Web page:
$100,000 in prizes and extensive feedback available to sustainable entrepreneurs
Submitted by: Mentor Capital Network
Posted: Nov 11, 2010 – 04:40 PM EST
WASHINGTON, Nov. 11 /CSRwire/ - In addition to honoring everyone's veterans, all of whom gave some, and some of whom gave all, I'd like to talk about why the organization I have the honor to run is called the William James Foundation.
William James was an American philosopher who came of age in the 1860s. Which means he watched his generation serve their country in the only way they knew how -- by carrying a gun. Often against each other. While he knew that this was one way to be of service, there were others, and he wanted to expand how people could be of service to their community.
The William James Foundation (WJF), named in his honor, also wants to expand how we think about being "of service." While we admire volunteerism, it is a luxury for most of us. At the WJF, we seek to expand the opportunity for people to go to work (and take care of their personal community – themselves and their family) and, at the same time, take care of their wider community – however that is defined (your neighbors, your planet) in a social and/or environmental context.
The WJF does this by working with start-up for-profit entrepreneurs who are discovering and testing the best new ideas in business sustainability – financially viable ways to provide social and/or environmental benefit. (We will also, alas, settle for ideas that do less harm than the current standard.) We work with these entrepreneurs through our socially responsible business plan competitions.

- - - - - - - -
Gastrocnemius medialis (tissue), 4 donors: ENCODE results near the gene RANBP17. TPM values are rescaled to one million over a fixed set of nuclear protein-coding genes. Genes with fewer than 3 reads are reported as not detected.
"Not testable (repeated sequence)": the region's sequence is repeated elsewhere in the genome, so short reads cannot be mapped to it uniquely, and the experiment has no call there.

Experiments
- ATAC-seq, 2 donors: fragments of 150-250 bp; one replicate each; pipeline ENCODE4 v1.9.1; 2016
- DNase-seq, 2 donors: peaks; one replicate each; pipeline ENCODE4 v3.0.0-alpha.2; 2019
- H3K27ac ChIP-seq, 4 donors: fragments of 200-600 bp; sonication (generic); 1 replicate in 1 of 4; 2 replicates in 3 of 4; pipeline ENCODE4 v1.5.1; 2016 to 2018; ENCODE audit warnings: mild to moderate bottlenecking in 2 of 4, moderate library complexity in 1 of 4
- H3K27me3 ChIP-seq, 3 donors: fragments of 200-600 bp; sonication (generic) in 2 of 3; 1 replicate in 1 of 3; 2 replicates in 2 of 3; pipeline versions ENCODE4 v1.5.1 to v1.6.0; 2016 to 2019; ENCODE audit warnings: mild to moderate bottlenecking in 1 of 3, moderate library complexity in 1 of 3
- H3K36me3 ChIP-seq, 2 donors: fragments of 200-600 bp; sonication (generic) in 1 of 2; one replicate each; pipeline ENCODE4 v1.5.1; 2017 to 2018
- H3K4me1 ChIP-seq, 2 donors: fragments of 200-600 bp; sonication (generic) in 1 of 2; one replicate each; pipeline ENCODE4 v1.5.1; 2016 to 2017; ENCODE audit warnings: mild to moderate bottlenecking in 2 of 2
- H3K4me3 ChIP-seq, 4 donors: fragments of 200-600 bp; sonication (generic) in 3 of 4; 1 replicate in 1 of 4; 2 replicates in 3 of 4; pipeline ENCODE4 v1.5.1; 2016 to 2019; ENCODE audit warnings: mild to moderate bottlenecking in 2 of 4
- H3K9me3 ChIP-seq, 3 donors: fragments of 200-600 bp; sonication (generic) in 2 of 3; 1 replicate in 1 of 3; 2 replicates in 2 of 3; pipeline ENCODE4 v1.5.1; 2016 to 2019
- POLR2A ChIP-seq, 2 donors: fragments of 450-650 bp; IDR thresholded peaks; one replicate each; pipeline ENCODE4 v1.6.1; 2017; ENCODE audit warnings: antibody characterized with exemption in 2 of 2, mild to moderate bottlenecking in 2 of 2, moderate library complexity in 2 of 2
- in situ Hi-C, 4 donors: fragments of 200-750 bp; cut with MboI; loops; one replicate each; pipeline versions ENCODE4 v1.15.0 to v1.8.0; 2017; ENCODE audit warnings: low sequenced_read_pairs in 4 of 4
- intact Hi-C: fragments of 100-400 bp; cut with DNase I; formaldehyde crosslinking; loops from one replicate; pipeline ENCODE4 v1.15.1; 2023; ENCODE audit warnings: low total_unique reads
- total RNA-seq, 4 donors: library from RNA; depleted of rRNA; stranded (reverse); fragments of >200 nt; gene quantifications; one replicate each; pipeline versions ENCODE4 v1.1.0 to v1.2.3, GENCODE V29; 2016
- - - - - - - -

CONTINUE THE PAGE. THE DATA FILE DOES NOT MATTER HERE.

The competition works like this: entrepreneurs submit five page summaries of their business plans to firstname.lastname@example.org by Friday, December 3rd, 2010. The WJF will accept plans from entrepreneurs of any age, from anywhere in the world. Our only requirements are that the plans are for-profit, have defined social and/or environmental goal, and are for businesses that are either pre-revenue or within two years of 1st revenue. More details are at www.williamjamesfoundation.org/intenttocompete.
The WJF will then assign a team of readers, drawn from our pool of more than 450 high-level experts, including multiple-bottom-line owners, managers, and subject matter experts from around the world. These readers review and score the plans, providing detailed constructive feedback on the summaries. Last year we were able to provide an average of 20 pages of feedback per team per round. In mid-January, the WJF will select the top 20% of the plans are invited to submit full plans, and the process begins again.
The top teams from the second round will be in the running for a variety of prizes provided by our partners and sponsors. Prize Categories for 2010-2011 include:
Experienced executives who have successfully walked the path of financial viability with a social mission and who are interested in help the next generation do so are encouraged to learn more about our judging process at: http://www.williamjamesfoundation.org/judging or by contacting us at email@example.com.
Mark Albion, a co-founder of Net Impact and a frequent judge for socially responsible business plan competitions, says that "[The WJF's] process and scorecard are truly first rate, better than other competitions I am involved with."
Organizations and individuals with the desire and ability to provide sponsorships and investments to the next great ideas should contact our executive director, Ian Fisk, at firstname.lastname@example.org.
For more information, please contact:
For more from this organization:Mentor Capital Network